25 November 2013

Christmas Book List: Last Witness #nlpoli

Glen Carter’s second novel has had an honoured place on the coffee table chez e-scribbler for the past few couple of weeks.  Dog-eared pages and bits of paper marked the progress through the story that moves smoothly from continent to continent and country to country as it unfolds.

And then the book went on the missing list.

No sign of it anywhere.

No sign, until finally on Sunday evening around suppertime,  15 year old daughter asked her frustrated father what he was looking for.  Oh that, she says.  It was the anniversary Friday and I started to read it.

You know you have a winner when it grabs two readers as different as a middle-aged father and a teenaged daughter.

The blurb for Last Witness says that the story starts with the Kennedy assassination and a missing photographer.  According to the cover notes, there actually is one photographer known to have taken pictures on November 22, 1963 in Dealey Plaza who has never been identified and whose pictures remain a mystery.  Carter took that one detail and ran with it. 

But there is much more to Carter’s imagination than yet another Kennedy conspiracy yarn.  He’s created a compelling mystery/thriller that takes place in the the not-too-distant future.  It starts with the Kennedy shooting but quickly leaves that behind.  Carter weaves together some of the Cold War’s high points along the way.  Some might be tempted to think of Tom Clancy when they read this. Don’t make the mistake.  Where Clancy would have inserted a lengthy aside about V-750 anti-aircraft missiles – also known as SAM-2s or flying telephone poles – and Vietnam and the Middle East, Carter drops in only enough detail to move the story along.  That’s as it should be.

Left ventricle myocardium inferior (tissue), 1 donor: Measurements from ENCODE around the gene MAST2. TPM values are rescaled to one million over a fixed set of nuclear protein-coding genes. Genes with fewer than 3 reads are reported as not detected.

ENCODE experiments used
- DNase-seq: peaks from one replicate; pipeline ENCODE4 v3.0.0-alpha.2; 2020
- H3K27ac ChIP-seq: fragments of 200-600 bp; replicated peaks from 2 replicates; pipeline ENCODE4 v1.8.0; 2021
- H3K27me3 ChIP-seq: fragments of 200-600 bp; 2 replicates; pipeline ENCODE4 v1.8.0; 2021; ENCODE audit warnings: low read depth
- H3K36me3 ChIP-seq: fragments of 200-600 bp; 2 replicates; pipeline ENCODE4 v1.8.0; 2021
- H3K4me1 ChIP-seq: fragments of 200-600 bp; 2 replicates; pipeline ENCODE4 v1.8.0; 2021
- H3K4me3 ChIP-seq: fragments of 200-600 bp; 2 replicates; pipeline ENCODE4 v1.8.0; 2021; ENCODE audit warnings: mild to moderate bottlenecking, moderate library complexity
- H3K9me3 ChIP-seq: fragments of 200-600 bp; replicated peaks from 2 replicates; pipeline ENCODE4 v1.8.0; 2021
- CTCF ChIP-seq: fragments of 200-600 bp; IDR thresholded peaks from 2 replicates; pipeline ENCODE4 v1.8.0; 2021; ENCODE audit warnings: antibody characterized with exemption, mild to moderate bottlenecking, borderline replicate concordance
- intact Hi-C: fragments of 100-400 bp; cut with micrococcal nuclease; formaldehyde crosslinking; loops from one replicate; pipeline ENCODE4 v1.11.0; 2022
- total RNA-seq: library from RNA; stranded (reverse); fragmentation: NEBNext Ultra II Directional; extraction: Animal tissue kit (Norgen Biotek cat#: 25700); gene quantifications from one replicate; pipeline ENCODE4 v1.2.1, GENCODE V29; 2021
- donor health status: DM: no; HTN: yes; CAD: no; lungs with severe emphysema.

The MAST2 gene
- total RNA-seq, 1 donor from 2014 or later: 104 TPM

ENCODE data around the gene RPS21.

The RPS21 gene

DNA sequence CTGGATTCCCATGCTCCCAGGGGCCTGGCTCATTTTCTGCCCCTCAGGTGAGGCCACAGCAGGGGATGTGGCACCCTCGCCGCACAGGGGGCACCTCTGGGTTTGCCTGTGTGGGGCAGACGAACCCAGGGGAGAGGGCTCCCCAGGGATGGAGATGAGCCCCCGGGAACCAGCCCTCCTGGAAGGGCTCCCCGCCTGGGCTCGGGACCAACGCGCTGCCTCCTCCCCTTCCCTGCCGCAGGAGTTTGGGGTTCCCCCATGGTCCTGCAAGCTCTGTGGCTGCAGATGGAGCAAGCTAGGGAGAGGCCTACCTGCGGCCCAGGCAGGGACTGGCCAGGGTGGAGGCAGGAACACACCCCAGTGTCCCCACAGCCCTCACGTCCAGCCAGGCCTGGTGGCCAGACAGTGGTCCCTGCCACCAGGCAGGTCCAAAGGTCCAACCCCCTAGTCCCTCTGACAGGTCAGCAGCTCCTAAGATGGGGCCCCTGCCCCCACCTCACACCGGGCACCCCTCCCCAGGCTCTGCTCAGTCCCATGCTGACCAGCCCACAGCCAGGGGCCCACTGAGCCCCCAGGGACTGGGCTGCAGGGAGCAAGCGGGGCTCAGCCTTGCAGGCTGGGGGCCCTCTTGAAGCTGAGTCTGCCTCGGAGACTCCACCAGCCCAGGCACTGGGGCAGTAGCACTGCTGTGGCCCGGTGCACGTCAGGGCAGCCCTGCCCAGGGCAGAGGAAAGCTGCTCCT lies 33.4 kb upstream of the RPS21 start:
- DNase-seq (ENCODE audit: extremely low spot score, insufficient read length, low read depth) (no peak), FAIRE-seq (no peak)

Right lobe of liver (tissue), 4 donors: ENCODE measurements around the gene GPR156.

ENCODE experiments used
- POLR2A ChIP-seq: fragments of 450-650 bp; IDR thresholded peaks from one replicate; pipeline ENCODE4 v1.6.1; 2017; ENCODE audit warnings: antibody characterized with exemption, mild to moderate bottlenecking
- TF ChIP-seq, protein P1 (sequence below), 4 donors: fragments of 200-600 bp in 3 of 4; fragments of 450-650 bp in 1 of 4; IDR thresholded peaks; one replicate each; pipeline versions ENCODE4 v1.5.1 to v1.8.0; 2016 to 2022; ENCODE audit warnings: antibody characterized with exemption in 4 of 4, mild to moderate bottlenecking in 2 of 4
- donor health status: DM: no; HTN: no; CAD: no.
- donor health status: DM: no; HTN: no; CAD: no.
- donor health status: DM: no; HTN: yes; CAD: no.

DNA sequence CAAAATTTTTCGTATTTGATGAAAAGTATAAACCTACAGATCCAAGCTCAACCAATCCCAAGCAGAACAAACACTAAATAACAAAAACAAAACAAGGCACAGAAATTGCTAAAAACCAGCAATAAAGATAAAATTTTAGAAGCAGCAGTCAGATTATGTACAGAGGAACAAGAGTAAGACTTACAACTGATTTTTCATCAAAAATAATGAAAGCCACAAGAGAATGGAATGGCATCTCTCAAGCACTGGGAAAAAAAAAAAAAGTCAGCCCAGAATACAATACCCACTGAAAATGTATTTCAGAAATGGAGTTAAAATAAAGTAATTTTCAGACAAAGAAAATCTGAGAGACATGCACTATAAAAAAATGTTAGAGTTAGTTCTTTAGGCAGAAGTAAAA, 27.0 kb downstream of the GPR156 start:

Carter uses a retired FBI agent and a journalist as his key characters.  That’s not surprising given Carter’s professional life as the news anchor at NTV.  But this is not the story of an intrepid hero chasing down the bad guys. The characters – and there are a few to keep track of -  are believable and that makes the story all the more engaging. Carter’s style is lean and very modern:  he changes scenes and characters quickly.  That’s another strong feature of Carter’s story-telling that keeps your attention where he wants it.

If you’ve got someone on your Christmas list who likes mysteries and  modern history this is a book they will be thrilled to find under the tree on Christmas morning.

Last Witness is published by Breakwater and is available online or at your local bookstore.